Southampton’s Jubilee Celebrations: One’s Own Experience

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Imagery created by Sasha Spaid

Southampton’s Diamond Jubilee celebrations seemed to follow London’s in many respects. The focus was boats (three Queens instead of one), music was heard from the stage in Mayflower Park, and crowds lined the waterways to see the maritime spectacle.

The city has been central throughout history in regard to the UK’s fondness of being ‘Britannia’ that ‘rules the waves’, so it seemed fitting that any celebrations taking place in Southampton should be centred at the waterfront.

Southampton’s port was the point of departure for the Pilgrim Fathers’ voyage to America in 1620, as well as being the place that attracted thousands to line the shore to bid the Titanic goodbye on her ill-fated voyage 100 years ago.

More recently, the docks were the main military shipping terminal in the First World War, and they became an important departure location in the D-Day landings. Today it continues to be the centre for cruise liners and container shipments on the south coast.

And, of course, Southampton University was awarded the Royal charter, to become a recognised University, in 1952 in the first few weeks of Queens Elizabeth II’s reign. 2012 also being the university’s 60th year added to the experience of the Diamond Jubilee – so here’s a personal view of Tuesday’s celebrations:

The highlight of the Southampton event was due to be the Red Arrows, as they promised a spectacular acrobatics display in the evening – unfortunately the weather ended any hopes of that.

We left the Mayflower Park in search of more sturdy umbrellas in preparation for the evening’s focus on the Three Queens and fireworks.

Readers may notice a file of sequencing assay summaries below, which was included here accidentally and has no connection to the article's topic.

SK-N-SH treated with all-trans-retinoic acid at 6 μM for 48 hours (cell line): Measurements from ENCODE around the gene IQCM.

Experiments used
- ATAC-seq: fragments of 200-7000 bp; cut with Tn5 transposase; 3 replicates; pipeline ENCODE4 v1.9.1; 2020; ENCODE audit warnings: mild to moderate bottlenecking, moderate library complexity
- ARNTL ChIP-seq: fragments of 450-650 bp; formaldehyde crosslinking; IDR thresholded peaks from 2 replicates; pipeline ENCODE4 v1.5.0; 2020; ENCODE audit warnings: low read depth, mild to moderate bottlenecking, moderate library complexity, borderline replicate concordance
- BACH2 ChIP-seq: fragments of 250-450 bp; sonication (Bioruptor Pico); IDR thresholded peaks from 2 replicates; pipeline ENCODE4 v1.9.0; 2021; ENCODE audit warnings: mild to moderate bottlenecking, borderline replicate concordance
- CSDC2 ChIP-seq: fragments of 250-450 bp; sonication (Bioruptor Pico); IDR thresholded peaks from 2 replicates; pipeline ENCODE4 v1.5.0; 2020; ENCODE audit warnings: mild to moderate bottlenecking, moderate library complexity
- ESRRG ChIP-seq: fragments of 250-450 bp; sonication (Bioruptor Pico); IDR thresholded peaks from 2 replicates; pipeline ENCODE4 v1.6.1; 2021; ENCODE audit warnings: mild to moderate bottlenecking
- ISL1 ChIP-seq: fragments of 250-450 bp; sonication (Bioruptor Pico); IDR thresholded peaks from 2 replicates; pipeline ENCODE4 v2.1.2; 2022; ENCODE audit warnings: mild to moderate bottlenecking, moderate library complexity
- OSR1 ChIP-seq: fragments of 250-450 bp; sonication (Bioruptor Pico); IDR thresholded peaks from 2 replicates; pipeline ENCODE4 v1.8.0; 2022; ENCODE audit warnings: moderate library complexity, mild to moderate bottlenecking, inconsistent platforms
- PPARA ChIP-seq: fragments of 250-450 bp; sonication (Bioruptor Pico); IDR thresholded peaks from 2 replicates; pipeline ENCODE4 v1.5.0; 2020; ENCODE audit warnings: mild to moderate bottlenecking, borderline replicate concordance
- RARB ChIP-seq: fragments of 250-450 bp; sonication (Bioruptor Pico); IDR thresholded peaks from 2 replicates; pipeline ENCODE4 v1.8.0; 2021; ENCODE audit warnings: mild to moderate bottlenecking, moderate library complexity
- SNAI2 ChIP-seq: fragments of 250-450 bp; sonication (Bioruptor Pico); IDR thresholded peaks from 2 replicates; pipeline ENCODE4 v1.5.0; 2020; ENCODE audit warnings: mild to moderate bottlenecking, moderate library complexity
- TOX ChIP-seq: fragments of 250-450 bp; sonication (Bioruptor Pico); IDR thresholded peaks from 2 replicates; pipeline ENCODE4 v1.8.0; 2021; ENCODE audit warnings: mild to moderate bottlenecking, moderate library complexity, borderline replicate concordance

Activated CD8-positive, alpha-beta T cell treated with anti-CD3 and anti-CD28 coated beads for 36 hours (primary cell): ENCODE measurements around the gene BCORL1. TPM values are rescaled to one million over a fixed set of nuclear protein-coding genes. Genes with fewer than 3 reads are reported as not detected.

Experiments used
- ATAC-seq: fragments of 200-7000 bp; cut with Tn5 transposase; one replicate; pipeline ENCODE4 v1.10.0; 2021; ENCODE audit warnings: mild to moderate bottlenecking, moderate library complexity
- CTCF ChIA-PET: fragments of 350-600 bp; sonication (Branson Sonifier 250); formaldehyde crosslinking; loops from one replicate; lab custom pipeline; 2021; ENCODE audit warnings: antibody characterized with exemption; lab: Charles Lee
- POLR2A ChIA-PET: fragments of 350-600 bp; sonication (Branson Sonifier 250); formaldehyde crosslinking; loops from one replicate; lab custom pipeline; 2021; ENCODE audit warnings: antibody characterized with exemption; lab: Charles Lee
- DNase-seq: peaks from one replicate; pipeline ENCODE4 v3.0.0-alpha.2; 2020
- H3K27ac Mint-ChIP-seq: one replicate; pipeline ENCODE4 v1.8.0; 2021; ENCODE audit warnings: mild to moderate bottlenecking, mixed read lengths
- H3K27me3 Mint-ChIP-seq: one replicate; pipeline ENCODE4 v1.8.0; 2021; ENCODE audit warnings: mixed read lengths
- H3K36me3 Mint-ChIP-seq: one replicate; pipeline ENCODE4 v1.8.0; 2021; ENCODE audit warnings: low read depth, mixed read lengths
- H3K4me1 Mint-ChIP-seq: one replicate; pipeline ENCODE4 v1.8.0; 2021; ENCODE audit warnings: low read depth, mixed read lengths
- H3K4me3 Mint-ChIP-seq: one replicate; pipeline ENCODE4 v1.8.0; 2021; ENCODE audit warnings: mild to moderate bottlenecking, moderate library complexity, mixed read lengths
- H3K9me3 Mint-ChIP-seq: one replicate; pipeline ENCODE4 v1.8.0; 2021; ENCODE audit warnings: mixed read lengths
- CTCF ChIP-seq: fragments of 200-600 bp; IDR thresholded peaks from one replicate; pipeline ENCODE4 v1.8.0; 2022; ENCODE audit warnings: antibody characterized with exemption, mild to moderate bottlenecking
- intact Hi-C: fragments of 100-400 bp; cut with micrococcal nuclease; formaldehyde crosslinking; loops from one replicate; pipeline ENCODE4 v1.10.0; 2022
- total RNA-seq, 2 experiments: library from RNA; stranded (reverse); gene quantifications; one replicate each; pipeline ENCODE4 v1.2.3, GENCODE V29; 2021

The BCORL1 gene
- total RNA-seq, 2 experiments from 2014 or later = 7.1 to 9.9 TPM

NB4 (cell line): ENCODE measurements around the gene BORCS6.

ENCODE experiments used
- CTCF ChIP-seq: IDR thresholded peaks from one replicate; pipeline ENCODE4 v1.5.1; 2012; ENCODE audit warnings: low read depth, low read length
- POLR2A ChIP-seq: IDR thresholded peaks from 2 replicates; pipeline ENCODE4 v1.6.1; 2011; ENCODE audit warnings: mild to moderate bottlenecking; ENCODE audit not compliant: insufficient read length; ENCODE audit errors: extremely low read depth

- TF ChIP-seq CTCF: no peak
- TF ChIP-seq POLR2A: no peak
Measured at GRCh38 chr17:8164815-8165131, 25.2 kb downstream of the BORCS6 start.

The ‘Three Queens’ refers to the Cunard cruise liners which were all in Southampton Harbour for the Jubilee celebrations. The RMS Queen Mary 2, the MS Queen Victoria, and the MS Queen Elizabeth complete the three Queens collection. These boats provided the focus and finale in Southampton.

The fireworks were an impressive sight across the shipping channel. Water always provides a great, reflective plane for fireworks, though this time the seafront setting had another not so welcome effect: cloud cover.

The fireworks were therefore received with slightly comic amusement. Largely hidden by some dark, hanging cloud we could only really see the lowest ones. Fortunately, the cheaper and therefore lower flying fireworks had their moment. The big bangs only made an ambient light fill the sky, and occasionally sparks would be revealed from the clouds like ash dropped from a cigarette. In a unique way it provided great entertainment.

Then came the finale to the Queen’s Jubilee event. Flags waved as horns blasted from all three of the Cunard cruise liners. The crowd were moved to awe as the fronts of the huge vessels were moved to side profiles – the ships were magnificent in scale.

We could hear the passengers of the mighty ships sing the national anthem as each liner left in the reverse order of construction: The Queen Mary 2, The Queen Victoria, and The Queen Elizabeth.

Southampton’s historic importance as a city provided a fitting maritime – if not weather affected – end to the long weekend of celebration.

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